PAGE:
From large-scale public art exhibition festivals to artist-run spaces, T’Uy’T’Tanat-Cease Wyss has participated in several exhibitions to display her work. Her contributions to Canadian art have been incredible. She was a featured artist at Vancouver Art Gallery and the Institute of Modern Art (IMA) and has also helped create public artworks after a storm devastated Stanley Park in 2006.
A Timeline Of The Exhibits and Artworks by T’Uy’T’Tanat-Cease Wyss
2009 – Talking Poles
2009: Wyss, Lorna Boschman, and Victoria Moulder came together to commemorate a community dialogue project. This public art installation was called the Talking Poles in Indigenous oral traditions.
2016 – #CallResponse
#CallResponse was a project that had several participating artists, including Ursula Johnson, Laakkuluk Williamson Bathory, Tanya Tagaq, and Charlene Aleck. This touring exhibition was created to support the work of Indigenous North American women and artists through local art commissions. Call response was a multifaceted project which included five site-specific art commissions.
2019 – A Constellation of Remediation
Collaborating with artist Anne Riley on a project titled A Constellation of Remediation, toward creating Indigenous gardens in vacant gas station lots in the city. Wyss was also an imperative part of the exhibition titled Spill at the Belkin Art Gallery in Vancouver, British Columbia. Cease Wyss together with Anne Riley, Nelly César, and Maria Thereza Alves came together to showcase their research through a live performance workshop at the gallery. Wyss contributed her 2018 sculptural installation titled Shḵwen̓ Wéw̓ shḵem Nexw7iy̓ay̓ulh (To Explore, To Travel by Canoe) to the Vancouver Art Gallery for Transits and Returns exhibition.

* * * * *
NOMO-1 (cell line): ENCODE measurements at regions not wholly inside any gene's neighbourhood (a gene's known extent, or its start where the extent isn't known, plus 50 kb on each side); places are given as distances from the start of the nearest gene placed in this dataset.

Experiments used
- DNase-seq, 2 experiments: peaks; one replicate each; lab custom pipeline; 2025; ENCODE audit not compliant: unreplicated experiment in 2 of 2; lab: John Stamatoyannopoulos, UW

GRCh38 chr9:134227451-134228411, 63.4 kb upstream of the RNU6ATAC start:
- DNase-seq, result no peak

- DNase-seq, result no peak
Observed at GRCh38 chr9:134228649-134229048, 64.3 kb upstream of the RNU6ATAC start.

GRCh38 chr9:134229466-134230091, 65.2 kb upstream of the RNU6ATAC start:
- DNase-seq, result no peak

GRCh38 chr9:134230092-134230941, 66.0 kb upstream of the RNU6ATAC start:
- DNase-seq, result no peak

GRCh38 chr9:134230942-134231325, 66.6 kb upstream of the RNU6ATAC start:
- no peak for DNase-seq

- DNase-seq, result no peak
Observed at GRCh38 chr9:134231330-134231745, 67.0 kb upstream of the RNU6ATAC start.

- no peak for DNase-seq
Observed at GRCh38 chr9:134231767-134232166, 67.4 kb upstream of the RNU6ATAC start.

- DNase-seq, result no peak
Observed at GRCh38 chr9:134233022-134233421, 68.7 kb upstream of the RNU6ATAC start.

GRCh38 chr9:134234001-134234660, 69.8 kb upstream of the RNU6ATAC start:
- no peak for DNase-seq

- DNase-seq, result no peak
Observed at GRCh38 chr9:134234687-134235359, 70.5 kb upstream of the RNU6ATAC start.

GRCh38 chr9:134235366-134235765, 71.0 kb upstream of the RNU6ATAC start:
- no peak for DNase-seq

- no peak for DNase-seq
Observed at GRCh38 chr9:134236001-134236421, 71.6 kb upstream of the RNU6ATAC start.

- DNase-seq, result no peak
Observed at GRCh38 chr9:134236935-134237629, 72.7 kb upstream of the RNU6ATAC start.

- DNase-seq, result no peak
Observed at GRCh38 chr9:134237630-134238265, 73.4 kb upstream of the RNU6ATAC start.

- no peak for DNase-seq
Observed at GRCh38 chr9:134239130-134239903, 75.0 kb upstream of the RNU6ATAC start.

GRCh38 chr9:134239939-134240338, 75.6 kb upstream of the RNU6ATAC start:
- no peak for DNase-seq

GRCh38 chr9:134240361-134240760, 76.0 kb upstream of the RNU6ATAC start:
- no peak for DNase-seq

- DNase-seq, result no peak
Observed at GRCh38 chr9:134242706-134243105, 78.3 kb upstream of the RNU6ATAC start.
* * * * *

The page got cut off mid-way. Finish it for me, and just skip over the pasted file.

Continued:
2020 – Rainforest Garden
During her 14-month fellowship with 221A art space, based in Vancouver, British Columbia, Wyss created a site-specific work called x̱aw̓s shew̓áy̓ New Growth «新生林», 221A Semi-Public 半公開. She converted an empty 271 Union Street into a mesmerizing Pacific Northwest Coast rainforest garden.
Amongst her several contributions to Canadian art, Wyss has also recently co-authored Journey to Kaho’olawe. It encapsulates the experiences and journey of the Kanaka family’s migration to the Pacific Northwest coast over two centuries. In 2010, Cease Wyss was awarded by the city of Vancouver Mayor’s Arts Award for film and new media. Over the last few years, Wyss has been an integral part of several culturally focused artist residencies, presentations, and collaborations.